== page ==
Southwest Michigan Today: Thursday June 6, 2019

Jun 6, 2019

Michigan Senate Chamber - file photo
Credit Cheyna Roth / Michigan Public Radio Network

John James makes another run at a Senate seat in Michigan. Benton Harbor schools get more time to submit a plan to the state. A “fetal heartbeat” bill is introduced in the Michigan Senate. 

(MPRN) Republican John James will make a second attempt to become one of Michigan’s U.S. Senators. James announced on the Fox News network that he will seek the GOP nomination to run next year against Democratic Senator Gary Peters. James lost a bid last year to unseat Democratic Senator Debbie Stabenow.

(MPRN) New measures would ban abortions after a doctor detects a fetus’s heartbeat. The bills were introduced Wednesday in the state Senate. A fetal heartbeat is usually detected at around 6 to 8 weeks. Currently, a woman can get an abortion up to around 24 weeks of gestation. The bills would make it a felony for a physician to administer an abortion after a heartbeat has been detected. There is an exception if there is an emergency that puts the life of the mother is at risk.

(WVPE) Leaders of Benton Harbor Area Schools got a brief extension to come up with a plan to keep the city’s high school open. Governor Gretchen Whitmer says the district can have until the first week of July to submit a plan with the state. The state says the district is 18 million dollars in debt and could run out of money by next spring. Whitmer held a town hall last night and heard comments for two hours from residents who want to keep the high school open.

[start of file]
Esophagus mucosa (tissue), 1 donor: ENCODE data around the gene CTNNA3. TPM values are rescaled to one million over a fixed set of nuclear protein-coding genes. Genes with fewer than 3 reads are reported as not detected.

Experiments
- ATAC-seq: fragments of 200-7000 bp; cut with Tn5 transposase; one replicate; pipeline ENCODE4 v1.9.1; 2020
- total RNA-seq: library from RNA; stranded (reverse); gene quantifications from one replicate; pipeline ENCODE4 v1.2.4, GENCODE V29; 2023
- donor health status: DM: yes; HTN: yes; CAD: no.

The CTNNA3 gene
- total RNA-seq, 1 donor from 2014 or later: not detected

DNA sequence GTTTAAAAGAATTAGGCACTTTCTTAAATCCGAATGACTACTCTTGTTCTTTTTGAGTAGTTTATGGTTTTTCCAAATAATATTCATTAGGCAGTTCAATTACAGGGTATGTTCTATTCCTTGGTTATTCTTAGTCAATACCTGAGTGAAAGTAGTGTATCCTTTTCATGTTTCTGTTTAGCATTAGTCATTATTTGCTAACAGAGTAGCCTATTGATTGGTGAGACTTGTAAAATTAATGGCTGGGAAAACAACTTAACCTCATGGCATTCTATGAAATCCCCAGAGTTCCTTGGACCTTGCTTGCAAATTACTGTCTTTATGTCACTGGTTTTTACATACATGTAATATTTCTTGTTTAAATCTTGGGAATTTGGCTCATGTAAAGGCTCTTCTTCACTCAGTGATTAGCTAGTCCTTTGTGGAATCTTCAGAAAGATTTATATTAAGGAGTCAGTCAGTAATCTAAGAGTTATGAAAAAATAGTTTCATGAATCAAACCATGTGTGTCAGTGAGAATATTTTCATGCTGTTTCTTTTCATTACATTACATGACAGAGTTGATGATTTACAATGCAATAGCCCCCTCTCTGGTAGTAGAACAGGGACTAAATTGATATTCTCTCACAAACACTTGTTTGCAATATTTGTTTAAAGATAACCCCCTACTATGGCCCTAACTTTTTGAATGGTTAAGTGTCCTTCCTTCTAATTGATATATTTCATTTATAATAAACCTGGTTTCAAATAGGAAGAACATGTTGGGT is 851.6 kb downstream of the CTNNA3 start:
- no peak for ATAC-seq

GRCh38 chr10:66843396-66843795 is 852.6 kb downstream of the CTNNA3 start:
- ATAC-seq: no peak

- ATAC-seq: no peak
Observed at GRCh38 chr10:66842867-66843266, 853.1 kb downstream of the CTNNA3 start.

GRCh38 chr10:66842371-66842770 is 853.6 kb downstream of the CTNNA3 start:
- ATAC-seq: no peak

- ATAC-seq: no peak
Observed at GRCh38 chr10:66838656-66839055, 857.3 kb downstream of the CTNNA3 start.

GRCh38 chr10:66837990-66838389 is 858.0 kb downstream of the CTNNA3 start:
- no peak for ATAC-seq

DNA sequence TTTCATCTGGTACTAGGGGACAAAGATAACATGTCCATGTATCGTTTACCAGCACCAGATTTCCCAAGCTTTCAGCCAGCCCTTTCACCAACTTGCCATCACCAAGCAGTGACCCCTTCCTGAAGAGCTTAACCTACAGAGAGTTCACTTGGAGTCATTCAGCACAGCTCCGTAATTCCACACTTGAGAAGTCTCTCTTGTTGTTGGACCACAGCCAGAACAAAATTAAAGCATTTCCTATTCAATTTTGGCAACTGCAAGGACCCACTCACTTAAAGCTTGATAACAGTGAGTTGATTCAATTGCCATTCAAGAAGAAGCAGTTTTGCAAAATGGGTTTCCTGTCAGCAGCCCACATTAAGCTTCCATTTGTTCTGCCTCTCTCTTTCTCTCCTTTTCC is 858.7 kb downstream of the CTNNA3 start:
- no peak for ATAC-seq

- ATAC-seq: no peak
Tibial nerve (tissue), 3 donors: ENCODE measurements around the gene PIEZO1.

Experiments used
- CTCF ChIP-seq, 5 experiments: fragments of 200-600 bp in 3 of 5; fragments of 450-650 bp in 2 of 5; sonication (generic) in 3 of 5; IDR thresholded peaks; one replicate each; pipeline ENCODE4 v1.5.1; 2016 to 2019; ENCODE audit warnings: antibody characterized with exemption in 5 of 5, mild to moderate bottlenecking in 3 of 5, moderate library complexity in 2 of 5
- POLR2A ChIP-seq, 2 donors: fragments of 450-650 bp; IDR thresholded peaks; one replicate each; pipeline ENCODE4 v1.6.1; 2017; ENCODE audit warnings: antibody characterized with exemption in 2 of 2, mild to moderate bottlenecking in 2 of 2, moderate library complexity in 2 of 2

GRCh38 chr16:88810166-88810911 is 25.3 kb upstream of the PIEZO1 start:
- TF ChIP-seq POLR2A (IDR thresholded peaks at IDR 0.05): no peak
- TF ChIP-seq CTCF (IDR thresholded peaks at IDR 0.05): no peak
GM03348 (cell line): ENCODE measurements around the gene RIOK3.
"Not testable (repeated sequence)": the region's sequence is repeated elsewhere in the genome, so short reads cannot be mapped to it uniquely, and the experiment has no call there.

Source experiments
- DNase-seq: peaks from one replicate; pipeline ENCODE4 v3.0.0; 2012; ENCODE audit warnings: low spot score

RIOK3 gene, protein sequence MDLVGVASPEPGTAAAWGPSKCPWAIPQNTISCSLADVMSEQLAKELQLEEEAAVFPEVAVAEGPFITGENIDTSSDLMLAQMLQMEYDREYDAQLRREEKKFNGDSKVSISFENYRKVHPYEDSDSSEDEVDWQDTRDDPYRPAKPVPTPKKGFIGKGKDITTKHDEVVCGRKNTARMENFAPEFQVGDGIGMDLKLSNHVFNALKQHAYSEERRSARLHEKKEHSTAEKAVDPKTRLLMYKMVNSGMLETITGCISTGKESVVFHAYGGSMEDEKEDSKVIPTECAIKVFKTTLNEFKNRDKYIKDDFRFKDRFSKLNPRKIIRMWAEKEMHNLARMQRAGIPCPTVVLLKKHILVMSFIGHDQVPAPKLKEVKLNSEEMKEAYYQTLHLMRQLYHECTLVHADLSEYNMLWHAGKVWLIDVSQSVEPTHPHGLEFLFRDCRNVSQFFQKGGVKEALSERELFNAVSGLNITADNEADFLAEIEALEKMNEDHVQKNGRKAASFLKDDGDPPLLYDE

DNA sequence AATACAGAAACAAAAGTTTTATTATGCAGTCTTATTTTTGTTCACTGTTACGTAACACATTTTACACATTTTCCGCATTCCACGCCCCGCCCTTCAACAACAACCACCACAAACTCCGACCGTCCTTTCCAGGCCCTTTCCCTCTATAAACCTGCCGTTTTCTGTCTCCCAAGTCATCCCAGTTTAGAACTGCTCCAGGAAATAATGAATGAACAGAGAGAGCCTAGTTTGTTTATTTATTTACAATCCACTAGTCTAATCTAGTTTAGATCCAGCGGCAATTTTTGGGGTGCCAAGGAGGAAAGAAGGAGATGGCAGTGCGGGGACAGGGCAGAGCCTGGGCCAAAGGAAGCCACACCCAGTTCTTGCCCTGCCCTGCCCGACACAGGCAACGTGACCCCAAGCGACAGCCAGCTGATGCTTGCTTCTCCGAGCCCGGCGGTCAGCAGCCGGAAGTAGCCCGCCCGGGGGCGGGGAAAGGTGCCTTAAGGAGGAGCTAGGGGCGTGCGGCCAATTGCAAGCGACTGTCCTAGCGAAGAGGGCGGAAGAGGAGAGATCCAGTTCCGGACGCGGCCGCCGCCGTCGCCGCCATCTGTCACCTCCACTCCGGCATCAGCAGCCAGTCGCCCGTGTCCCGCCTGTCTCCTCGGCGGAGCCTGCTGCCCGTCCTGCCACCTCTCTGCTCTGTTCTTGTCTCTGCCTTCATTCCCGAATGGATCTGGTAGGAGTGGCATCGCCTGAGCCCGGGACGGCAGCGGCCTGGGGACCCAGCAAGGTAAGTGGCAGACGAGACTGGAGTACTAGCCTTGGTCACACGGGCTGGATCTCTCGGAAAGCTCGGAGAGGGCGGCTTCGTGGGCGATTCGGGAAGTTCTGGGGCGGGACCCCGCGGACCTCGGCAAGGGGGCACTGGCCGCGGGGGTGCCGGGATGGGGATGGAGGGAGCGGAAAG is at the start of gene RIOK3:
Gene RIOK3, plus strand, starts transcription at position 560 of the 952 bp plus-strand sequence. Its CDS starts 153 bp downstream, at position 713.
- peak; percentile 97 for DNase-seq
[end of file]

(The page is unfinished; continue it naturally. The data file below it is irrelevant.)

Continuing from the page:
(MPRN) The Republican leadership in the state House and Senate has filed a challenge to a recent opinion by Democratic Attorney General, Dana Nessel. The law in question makes it more difficult to put a measure on the state’s ballot. The law was enacted during a hectic lame duck session last year. Last month, Attorney General Nessel issued a formal opinion that said that the law was unconstitutional – in particular a portion that limits the number of signatures a measure can have from a given geographic area. Supporters of the law say it increases transparency and makes sure that a wide range of people sign off on a ballot measure.

(MPRN) The National Transportation Safety Board blames human error and equipment failures for an anchor strike that dented the Line Five pipelines. Attorney General Dana Nessel says the report is evidence the twin pipelines needs to be removed from the Great Lakes. The NTSB report says the vessel was short-staffed during the Easter weekend as a technical malfunction allowed an anchor to drag on the lakebed. It struck Line Five and the pipelines were dented. An Enbridge spokesman says the company is standing by its proposal to replace a section of Line 5 and encase it in a tunnel under the lakebed. Governor Whitmer says she wants a deal on the future of Line 5 by June 10th.

(Kalamazoo Gazette) Portage City Manager Larry Shaffer plans to retire later this year. The Kalamazoo Gazette reports that the Portage City Council has begun the recruitment process and is working with the same firm that helped them hire Shaffer in 2014. Shaffer says he told city council members last year that he would not be renewing his contract in November. He says he will work for a smooth transition to a new Portage City Manager.

In baseball, Kalamazoo beat Battle Creek Wednesday night 6-4. It was the fifth straight win for the Growlers and the fifth straight loss for the Bombers. The two teams will finish their two game series Thursday night at C.O. Brown Stadium in Battle Creek.